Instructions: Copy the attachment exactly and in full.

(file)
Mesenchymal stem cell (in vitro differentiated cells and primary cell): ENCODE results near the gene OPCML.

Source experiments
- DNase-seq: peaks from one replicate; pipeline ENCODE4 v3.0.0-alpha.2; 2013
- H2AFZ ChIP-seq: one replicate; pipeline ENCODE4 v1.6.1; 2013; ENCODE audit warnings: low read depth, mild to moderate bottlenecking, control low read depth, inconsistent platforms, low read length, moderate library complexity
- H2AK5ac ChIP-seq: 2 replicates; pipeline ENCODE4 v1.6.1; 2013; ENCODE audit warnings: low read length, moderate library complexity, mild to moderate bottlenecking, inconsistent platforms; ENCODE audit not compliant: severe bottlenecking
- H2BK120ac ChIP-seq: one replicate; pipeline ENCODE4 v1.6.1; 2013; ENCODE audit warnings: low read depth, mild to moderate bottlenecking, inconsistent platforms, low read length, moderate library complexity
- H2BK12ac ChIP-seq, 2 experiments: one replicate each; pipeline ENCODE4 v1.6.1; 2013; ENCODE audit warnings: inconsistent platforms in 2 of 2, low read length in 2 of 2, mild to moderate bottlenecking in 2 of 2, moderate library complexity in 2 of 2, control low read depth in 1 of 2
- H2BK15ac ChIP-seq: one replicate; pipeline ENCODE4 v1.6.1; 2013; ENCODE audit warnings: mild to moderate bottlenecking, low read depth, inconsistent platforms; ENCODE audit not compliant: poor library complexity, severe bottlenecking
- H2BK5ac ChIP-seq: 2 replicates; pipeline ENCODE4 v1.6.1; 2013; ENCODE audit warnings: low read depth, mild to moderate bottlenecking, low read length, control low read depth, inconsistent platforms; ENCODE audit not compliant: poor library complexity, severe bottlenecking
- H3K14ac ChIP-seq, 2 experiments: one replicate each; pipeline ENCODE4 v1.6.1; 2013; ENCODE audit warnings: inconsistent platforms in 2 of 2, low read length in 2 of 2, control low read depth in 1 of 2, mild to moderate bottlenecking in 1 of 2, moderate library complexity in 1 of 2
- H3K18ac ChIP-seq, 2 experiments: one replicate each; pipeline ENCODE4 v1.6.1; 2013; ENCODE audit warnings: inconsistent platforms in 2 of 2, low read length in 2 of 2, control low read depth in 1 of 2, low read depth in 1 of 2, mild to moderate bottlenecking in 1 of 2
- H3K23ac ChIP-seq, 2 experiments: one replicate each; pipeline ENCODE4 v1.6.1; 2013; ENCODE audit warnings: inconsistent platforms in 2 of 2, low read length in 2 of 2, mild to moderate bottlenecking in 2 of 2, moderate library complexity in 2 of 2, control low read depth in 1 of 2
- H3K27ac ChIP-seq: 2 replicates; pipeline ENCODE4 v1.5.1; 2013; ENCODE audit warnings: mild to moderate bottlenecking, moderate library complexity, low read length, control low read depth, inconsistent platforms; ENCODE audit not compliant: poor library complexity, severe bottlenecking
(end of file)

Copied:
Mesenchymal stem cell (in vitro differentiated cells and primary cell): ENCODE results near the gene OPCML.

Source experiments
- DNase-seq: peaks from one replicate; pipeline ENCODE4 v3.0.0-alpha.2; 2013
- H2AFZ ChIP-seq: one replicate; pipeline ENCODE4 v1.6.1; 2013; ENCODE audit warnings: low read depth, mild to moderate bottlenecking, control low read depth, inconsistent platforms, low read length, moderate library complexity
- H2AK5ac ChIP-seq: 2 replicates; pipeline ENCODE4 v1.6.1; 2013; ENCODE audit warnings: low read length, moderate library complexity, mild to moderate bottlenecking, inconsistent platforms; ENCODE audit not compliant: severe bottlenecking
- H2BK120ac ChIP-seq: one replicate; pipeline ENCODE4 v1.6.1; 2013; ENCODE audit warnings: low read depth, mild to moderate bottlenecking, inconsistent platforms, low read length, moderate library complexity
- H2BK12ac ChIP-seq, 2 experiments: one replicate each; pipeline ENCODE4 v1.6.1; 2013; ENCODE audit warnings: inconsistent platforms in 2 of 2, low read length in 2 of 2, mild to moderate bottlenecking in 2 of 2, moderate library complexity in 2 of 2, control low read depth in 1 of 2
- H2BK15ac ChIP-seq: one replicate; pipeline ENCODE4 v1.6.1; 2013; ENCODE audit warnings: mild to moderate bottlenecking, low read depth, inconsistent platforms; ENCODE audit not compliant: poor library complexity, severe bottlenecking
- H2BK5ac ChIP-seq: 2 replicates; pipeline ENCODE4 v1.6.1; 2013; ENCODE audit warnings: low read depth, mild to moderate bottlenecking, low read length, control low read depth, inconsistent platforms; ENCODE audit not compliant: poor library complexity, severe bottlenecking
- H3K14ac ChIP-seq, 2 experiments: one replicate each; pipeline ENCODE4 v1.6.1; 2013; ENCODE audit warnings: inconsistent platforms in 2 of 2, low read length in 2 of 2, control low read depth in 1 of 2, mild to moderate bottlenecking in 1 of 2, moderate library complexity in 1 of 2
- H3K18ac ChIP-seq, 2 experiments: one replicate each; pipeline ENCODE4 v1.6.1; 2013; ENCODE audit warnings: inconsistent platforms in 2 of 2, low read length in 2 of 2, control low read depth in 1 of 2, low read depth in 1 of 2, mild to moderate bottlenecking in 1 of 2
- H3K23ac ChIP-seq, 2 experiments: one replicate each; pipeline ENCODE4 v1.6.1; 2013; ENCODE audit warnings: inconsistent platforms in 2 of 2, low read length in 2 of 2, mild to moderate bottlenecking in 2 of 2, moderate library complexity in 2 of 2, control low read depth in 1 of 2
- H3K27ac ChIP-seq: 2 replicates; pipeline ENCODE4 v1.5.1; 2013; ENCODE audit warnings: mild to moderate bottlenecking, moderate library complexity, low read length, control low read depth, inconsistent platforms; ENCODE audit not compliant: poor library complexity, severe bottlenecking